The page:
Taking On Goliath

In the fight for survival with the big guys, these entrepreneurs used their scrappy ingenuity and underdog strengths to help them win.
Magazine Contributor
11 min read

This story appears in the June 1999 issue of Entrepreneur. Subscribe »

In your dreams, the competition is poor, lame, blind and toothless--the kind of opponent you could knock out with a flick of your finger. In reality, your competition makes Godzilla look like Jiminy Cricket. These guys are big, bad and backed by corporate billions.

We're not talking about that mean three-unit chain down the road. We're talking about Starbucks, Wal-Mart, NikeTown and Tommy Hilfiger. Companies with the size--and the style--to make almost any competition look shabby.

What kind of maniac takes on these kind of competitors? The kind who recognizes a hot market, knows how to cultivate a niche, and isn't afraid of a fight. It's not your average business owner who can mix it up with a corporate giant and come out on top. But then, that's part of the fun.

Redondo Beach, California-based writer Gayle Sato Stodder believes every underdog should have its day.

On Common Grounds

The lattes at Michael d'Addio's Stonewall Gourmet Coffee Co. must pack a wallop. Maybe it's the caffeine; maybe it's some kind of super-fortified milk--something gave d'Addio the fortitude to take on the two (count 'em, two) Starbucks that share his West Hollywood, California, neighborhood.

"I've got Starbucks coming and going," jokes d'Addio, 55. "There's one down the block and across the street. One had a 5-year head start, and people in this business know habits are hard to change." Yet d'Addio isn't obsessed with competition: In fact, he's committed to further expansion. Although it's only been two years since he started the first location, he opened a second Stonewall in Hollywood last October.

Here's why: D'Addio isn't trying to be all things to all people. He's meeting the needs of his community, in this case, a city with a large gay population.

But this isn't a simple case of niche marketing. Nor marginalizing a business in the name of local flavor--you don't have to be gay to enjoy Stonewall's killer mochas. But if you are, and live in the neighborhood, you can't miss the company's marquee name (Stonewall refers to a famous gay uprising) and its charitable sponsorships, donations and on-site fund-raisers.

"We've practically bankrupted ourselves [with community projects]," which range from donating coffee and water at various AIDS-related events to hosting a weekly comedy night at both cafes to benefit the neighborhood gay and lesbian center, d'Addio reports. "It's taken time and money, but it's paid off: People know who we are." Which is a company more distinctive than any house blend and more intense than even mud-thick espresso. What Starbucks is to global expansion, Stonewall is to community marketing.

Where The Action Is

Even with d'Addio's commitment and heart, going up against powerhouse isn't something experts recommend. "These are tough guys,' says William C. Lazier, a business professor at Stanford University and co-author of Beyond Entrepreneurship: Turning Your Business into an Enduring Great Company (Prentice-Hall). "They're smart, good at what they do, and typically operate with higher margins [than start-ups]." With these stakes, it seems only a genius or a fool would want to enter the game.

But sometimes you have to play with the big boys to get in on the action. And jumping into a hot market isn't necessarily a bad idea. "New entrepreneurs often come up with [breakthrough] ideas they think are extraordinary, but the market isn't developed," Lazier explains. "The problem then is finding enough money to develop a new market." For those just starting out, creating that kind of momentum can be impossible.

This reasoning--or perhaps its opposite truth--prompted Jerome Darby, 33, and James Sonzero, 36, to get into the highly competitive underwear business. The founders of Papi Inc. in New York City had seen other companies, from Joe Boxer to Calvin Klein, create a stir in the undergarment industry, and figured one good turn deserved another.

"All men wear underwear," notes Darby, "so we knew there was opportunity." But going up against everyone from Hilfiger to Fruit of the Loom presented its challenges. "Getting department store space was nearly impossible," says Darby. "But with so many companies [promoting underwear], consumers do have a greater awareness."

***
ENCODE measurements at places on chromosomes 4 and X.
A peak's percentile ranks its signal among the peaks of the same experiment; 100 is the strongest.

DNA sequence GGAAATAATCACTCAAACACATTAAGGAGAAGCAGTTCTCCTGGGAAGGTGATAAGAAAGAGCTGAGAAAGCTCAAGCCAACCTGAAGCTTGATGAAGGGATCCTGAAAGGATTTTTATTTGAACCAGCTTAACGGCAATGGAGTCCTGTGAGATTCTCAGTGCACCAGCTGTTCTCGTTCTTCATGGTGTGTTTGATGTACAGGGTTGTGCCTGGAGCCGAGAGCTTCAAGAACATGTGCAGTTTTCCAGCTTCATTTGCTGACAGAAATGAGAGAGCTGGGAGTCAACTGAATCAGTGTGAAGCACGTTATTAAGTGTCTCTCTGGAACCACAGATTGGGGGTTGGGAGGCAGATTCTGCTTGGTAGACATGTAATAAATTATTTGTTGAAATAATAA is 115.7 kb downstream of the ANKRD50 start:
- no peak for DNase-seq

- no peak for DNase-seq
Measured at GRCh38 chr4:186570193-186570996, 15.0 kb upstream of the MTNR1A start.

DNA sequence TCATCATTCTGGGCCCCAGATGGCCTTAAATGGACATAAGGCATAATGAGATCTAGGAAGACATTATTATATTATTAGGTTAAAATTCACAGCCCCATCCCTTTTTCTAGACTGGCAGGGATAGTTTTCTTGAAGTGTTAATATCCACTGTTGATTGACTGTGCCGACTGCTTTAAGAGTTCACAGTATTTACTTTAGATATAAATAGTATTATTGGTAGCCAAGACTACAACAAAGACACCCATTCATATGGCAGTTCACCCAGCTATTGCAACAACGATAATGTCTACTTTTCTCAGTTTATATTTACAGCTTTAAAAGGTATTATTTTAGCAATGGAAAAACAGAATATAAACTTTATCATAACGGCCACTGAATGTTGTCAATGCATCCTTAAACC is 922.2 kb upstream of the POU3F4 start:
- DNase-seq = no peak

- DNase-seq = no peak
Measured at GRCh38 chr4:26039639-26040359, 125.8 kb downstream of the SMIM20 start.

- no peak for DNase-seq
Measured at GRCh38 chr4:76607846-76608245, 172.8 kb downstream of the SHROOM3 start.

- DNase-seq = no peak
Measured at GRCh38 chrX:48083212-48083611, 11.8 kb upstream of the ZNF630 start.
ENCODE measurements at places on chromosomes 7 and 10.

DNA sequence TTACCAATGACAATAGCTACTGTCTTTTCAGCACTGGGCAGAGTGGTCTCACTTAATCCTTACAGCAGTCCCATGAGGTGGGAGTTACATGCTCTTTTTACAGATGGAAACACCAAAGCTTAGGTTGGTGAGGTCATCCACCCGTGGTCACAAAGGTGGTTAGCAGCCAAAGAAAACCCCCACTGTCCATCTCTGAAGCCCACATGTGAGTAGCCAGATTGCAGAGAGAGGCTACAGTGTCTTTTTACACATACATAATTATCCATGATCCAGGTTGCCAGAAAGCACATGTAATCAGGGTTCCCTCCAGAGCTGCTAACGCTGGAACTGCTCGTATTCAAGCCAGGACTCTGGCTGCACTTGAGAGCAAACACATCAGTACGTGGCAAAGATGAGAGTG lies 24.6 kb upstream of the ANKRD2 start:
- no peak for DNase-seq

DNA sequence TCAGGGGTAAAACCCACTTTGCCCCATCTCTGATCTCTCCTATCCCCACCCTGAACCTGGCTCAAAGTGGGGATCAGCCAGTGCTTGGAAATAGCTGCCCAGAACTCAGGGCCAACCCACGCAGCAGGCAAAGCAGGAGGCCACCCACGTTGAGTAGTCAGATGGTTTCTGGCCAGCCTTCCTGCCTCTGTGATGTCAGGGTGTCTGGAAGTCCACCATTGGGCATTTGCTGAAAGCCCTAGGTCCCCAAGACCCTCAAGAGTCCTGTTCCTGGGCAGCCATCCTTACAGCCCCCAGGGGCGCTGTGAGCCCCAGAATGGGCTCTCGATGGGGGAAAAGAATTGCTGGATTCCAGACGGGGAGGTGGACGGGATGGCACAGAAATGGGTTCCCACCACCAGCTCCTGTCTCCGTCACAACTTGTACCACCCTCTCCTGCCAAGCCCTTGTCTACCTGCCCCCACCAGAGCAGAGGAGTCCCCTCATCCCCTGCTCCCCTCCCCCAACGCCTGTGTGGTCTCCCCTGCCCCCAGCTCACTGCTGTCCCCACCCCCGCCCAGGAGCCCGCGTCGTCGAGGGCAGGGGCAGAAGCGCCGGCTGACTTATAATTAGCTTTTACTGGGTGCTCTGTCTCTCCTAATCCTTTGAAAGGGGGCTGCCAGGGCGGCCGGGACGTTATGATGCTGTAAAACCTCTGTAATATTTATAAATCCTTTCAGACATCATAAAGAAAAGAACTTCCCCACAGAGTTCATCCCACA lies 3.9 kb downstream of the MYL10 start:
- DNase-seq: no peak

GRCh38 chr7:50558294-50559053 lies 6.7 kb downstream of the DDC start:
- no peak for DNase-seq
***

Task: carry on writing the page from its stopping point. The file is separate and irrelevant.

To differentiate itself, Papi is focusing on the Latino market, which the partners feel has been overlooked by most brands. Vividly sexual (but not pornographic) ads depicting Latino models have apparently grabbed enough attention to generate interest at the retail level. "Our boutique business is strong,' says Darby. "We're seeing 100 percent sell-throughs, sometimes in two days." In time, Darby and Sonzero hope Papi's success in this ethnic niche will serve as a springboard to new markets and products--the company, which projects 1999 sales of $2.5 million, will launch a sportswear line this year.

Keeping one's focus keen--like Papi's--makes good sense for small firms. By keeping your eye on the ball, you can fashion yourself into a player, albeit on a slightly smaller field. Yet even when you find a unique position, you can't count on owning the game forever. Whether you're an independent bookseller in a town without a Barnes & Noble or a hardware retailer in one of the few remaining Home-Depot-free zones, your competition is coming. And it's probably going to be big.

"Most category-killer concepts operate on a market-saturation strategy," explains business consultant Don Taylor, founder of Data Staar Communication in Amarillo, Texas, and co-author of Up Against the Wal-Marts (Amacom). "They keep growing to keep their stock up, so they're going into smaller and smaller markets. If you feel like [big competition] won't impact you, you're probably being naive."

Plugging Yourself In

Competition has made an impact on Mike Tucker's appliance and furniture business, Tucker's Best Brands Plus in Rogers, Arkansas. It's not just that folks in Tucker's neck of the woods shop at Wal-Mart (and its appliance-selling corporate child, Sam's Club): Tucker estimates that 40 percent of the people in his local market are Wal-Mart employees.

"I'm about six miles from Sam's Club and seven miles from Wal-Mart corporate headquarters,' says Tucker, 46, who co-owns the business with his wife, Joan. "When we bought this business [in 1988], there wasn't much competition. But now, there are probably five stores that compete with me."

Tucker has had the good sense to shore up his strengths. He saw that competing strictly on price was a losing battle, so he emphasized service and went after the demographic most likely to prize it. "A lot of retirees in our area are used to getting [good] service, and are willing to pay for it," says Tucker. "We recently spent six days working with a customer on a purchase. We spent a lot of time but made a $25,000 sale--and the customer got exactly what she wanted. You can't run a chain [with the same attention] you can give to one store."